For nearly a decade, the artistic wizardry of Thomas Dambo has been fashioning a whimsical troll army. These mystical giants, approximately 12 to 20 feet tall, have emerged as over 100 grand sculptures gracing landscapes worldwide, from forests to coastlines. Crafted from repurposed materials, these trolls embody eco-conscious artistry, captivating hearts and inspiring conservation contemplation.
Now, these extraordinary trolls have set their colossal feet in the enchanting Pacific Northwest. This migration marks the “Northwest Trolls: Way of the Bird King” project, a testament to Dambo’s commitment to environmental consciousness. These creations beckon the public to venture into the great outdoors, fostering a deeper connection with nature.
In Dambo’s own words, “I want people to know that trash has value. My trolls do that, and also help me tell stories, like the legends I grew up with. In nature, there is no landfill. Nature is circular, everything has a meaning and everything is recycled.”
These delightful trolls have taken up residence in locations such as Portland, Issaquah, Ballard, West Seattle, and on Bainbridge and Vashon Islands. Since mid-August, Dambo has been revealing their exact whereabouts gradually, with the final pair arriving just this week.
Given that these trolls now dwell on traditional Coast Salish territories, Dambo has worked closely with the Muckleshoot and Snoqualmie tribes. This collaboration extends beyond art, as it includes an artistic exchange with Muckleshoot tribal member and artist John Halliday, also known as Coyote. Halliday painted a mural on one of Dambo’s buildings, emphasizing shared values of environmental stewardship.
For Dambo, these trolls represent not only art but also an invitation for visitors to immerse themselves in their surroundings. As he puts it, “It’s not really only about my art; it’s also a lot about that experience you get when you walk around in nature and in the forest.”
The journey of these trolls began with Dambo’s first creation, Jack Lumber, conceived for a Danish cultural festival in 2014. This initial troll sparked a wave of requests for more installations, each possessing unique features and stories. Dambo forges distinct elements like heads and feet in his Danish workshop, while the rest takes shape on-site, with the assistance of his team and enthusiastic local volunteers.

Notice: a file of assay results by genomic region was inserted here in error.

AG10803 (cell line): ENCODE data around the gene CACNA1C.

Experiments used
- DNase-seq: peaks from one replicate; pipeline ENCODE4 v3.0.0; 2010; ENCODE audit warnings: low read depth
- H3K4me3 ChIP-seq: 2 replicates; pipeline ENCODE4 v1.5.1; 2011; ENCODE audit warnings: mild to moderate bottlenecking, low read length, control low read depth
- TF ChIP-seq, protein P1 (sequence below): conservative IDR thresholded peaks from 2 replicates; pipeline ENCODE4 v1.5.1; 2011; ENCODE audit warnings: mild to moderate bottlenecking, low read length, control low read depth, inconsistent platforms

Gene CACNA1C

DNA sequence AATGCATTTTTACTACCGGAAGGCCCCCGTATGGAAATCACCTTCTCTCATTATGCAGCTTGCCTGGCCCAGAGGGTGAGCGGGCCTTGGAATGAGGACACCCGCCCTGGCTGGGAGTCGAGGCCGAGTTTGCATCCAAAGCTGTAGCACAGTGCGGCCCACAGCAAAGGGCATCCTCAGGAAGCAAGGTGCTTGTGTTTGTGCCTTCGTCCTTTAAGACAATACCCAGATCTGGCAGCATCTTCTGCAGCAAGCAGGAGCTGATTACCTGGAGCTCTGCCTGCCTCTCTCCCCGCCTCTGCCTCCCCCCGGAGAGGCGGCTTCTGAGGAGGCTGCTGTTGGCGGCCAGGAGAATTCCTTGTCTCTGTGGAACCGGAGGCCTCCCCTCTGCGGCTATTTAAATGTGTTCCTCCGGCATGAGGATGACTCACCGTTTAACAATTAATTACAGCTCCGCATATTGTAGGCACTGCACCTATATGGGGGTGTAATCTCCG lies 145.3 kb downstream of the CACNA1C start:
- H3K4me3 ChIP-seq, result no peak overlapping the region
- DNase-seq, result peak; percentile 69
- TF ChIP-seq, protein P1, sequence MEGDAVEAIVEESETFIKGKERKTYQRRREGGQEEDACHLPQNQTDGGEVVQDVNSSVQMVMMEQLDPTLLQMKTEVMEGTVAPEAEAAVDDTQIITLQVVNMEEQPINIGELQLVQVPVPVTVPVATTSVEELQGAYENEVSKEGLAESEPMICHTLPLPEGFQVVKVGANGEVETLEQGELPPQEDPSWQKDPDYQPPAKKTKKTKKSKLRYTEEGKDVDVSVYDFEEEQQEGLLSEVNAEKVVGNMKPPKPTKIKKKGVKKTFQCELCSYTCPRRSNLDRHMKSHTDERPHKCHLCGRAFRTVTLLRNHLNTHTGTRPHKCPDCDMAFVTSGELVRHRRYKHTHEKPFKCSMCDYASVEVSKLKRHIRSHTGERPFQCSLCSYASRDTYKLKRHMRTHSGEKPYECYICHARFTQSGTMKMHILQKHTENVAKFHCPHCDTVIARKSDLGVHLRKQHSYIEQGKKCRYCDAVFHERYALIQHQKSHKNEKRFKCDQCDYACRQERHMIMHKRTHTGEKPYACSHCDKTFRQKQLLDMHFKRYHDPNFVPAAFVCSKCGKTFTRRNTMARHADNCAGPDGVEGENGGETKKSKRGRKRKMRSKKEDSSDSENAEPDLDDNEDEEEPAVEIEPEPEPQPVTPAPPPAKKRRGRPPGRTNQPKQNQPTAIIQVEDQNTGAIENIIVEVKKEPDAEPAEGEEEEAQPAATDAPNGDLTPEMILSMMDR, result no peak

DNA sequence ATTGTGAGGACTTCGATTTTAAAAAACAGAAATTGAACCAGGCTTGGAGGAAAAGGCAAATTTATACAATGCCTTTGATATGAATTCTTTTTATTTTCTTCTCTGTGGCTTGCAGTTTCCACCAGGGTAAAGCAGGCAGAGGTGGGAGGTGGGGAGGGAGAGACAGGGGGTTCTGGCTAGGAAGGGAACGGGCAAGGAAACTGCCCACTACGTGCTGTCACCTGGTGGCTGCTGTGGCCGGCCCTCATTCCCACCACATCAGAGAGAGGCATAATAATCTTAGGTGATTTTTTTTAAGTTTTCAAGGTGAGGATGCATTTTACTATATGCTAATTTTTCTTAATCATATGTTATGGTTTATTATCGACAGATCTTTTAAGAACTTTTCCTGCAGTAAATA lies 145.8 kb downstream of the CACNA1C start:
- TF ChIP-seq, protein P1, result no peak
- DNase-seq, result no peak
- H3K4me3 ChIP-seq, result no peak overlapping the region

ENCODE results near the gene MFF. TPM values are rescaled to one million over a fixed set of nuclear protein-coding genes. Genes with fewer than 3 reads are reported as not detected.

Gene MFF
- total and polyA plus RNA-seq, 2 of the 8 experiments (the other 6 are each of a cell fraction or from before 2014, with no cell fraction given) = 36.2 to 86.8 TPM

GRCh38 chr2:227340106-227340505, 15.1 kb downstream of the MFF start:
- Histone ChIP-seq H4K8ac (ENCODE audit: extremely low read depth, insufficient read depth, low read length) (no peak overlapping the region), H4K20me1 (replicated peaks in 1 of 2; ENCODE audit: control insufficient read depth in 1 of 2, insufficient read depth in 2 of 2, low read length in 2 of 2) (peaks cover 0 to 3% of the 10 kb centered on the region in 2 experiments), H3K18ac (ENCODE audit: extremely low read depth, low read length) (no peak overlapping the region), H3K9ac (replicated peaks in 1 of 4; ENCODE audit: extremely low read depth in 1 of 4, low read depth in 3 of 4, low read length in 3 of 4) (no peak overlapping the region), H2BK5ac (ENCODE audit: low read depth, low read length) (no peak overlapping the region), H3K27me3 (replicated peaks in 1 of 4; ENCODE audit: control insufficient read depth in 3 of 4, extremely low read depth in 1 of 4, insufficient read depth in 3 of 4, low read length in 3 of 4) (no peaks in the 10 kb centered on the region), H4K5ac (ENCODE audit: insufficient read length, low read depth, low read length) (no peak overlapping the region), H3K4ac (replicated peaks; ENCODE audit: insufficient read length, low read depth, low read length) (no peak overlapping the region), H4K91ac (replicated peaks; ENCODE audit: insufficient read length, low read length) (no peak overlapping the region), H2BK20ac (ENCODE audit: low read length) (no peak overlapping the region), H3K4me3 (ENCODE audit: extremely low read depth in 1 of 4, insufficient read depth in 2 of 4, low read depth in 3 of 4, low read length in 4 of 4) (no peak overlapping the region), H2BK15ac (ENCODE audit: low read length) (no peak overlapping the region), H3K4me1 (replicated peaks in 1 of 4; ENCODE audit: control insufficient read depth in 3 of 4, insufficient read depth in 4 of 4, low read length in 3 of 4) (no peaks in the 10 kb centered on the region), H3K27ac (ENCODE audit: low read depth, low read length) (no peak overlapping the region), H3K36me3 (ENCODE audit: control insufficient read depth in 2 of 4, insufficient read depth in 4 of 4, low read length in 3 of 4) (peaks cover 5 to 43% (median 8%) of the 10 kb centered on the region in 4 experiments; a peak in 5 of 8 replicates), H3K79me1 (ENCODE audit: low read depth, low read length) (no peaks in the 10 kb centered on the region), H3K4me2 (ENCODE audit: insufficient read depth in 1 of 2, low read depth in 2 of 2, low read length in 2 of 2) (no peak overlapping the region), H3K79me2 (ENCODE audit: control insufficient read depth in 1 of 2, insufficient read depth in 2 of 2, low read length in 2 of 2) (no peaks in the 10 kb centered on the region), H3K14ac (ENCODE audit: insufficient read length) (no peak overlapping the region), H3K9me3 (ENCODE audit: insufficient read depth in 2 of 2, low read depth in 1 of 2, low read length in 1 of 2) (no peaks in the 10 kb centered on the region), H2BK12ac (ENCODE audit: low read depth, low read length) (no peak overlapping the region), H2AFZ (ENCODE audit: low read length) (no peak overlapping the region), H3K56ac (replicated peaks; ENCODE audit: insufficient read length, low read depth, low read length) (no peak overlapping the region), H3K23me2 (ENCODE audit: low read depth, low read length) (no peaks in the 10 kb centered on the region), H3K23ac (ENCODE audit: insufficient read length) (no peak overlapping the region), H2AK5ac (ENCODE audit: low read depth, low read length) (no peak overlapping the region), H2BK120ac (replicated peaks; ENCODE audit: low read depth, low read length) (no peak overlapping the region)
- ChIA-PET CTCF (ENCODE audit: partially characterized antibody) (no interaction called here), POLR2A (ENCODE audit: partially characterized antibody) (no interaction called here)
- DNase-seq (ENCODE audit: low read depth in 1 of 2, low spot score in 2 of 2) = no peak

Each handcrafted sculpture possesses its own name and narrative, a testament to Dambo’s storytelling prowess. Take Hector El Protector, erected on Puerto Rico’s Culebra Island in 2014, where it stood guard at the water’s edge. Armed with a rock, it symbolized a protector against intruders. Tragically, Hurricane Maria ravaged the sculpture in 2017, but Dambo swiftly returned to rebuild Hector. Today, this troll brandishes a solar-powered lantern, guiding boats safely along the coastline during storms.
In the eyes of Mark Rivera, an artist who crossed paths with Dambo in Puerto Rico, Hector El Protector became an “icon to the island,” earning admiration and love from the locals.
Among the newly unveiled trolls are characters like Pia the Peacekeeper, nestled under the canopy of trees on Bainbridge Island, and Bruun Idun, serenading orcas at the water’s edge in West Seattle with a flute. In Portland, Ole Bolle, enticed by the aroma of cooking, curiously peers into the rooftop of a house.
These captivating creations, including Dambo’s latest works, will grace their respective locations for at least three years, with the potential for an extended stay. The six trolls in the Pacific Northwest form part of a broader nationwide tour, meticulously documented on Dambo’s YouTube channel.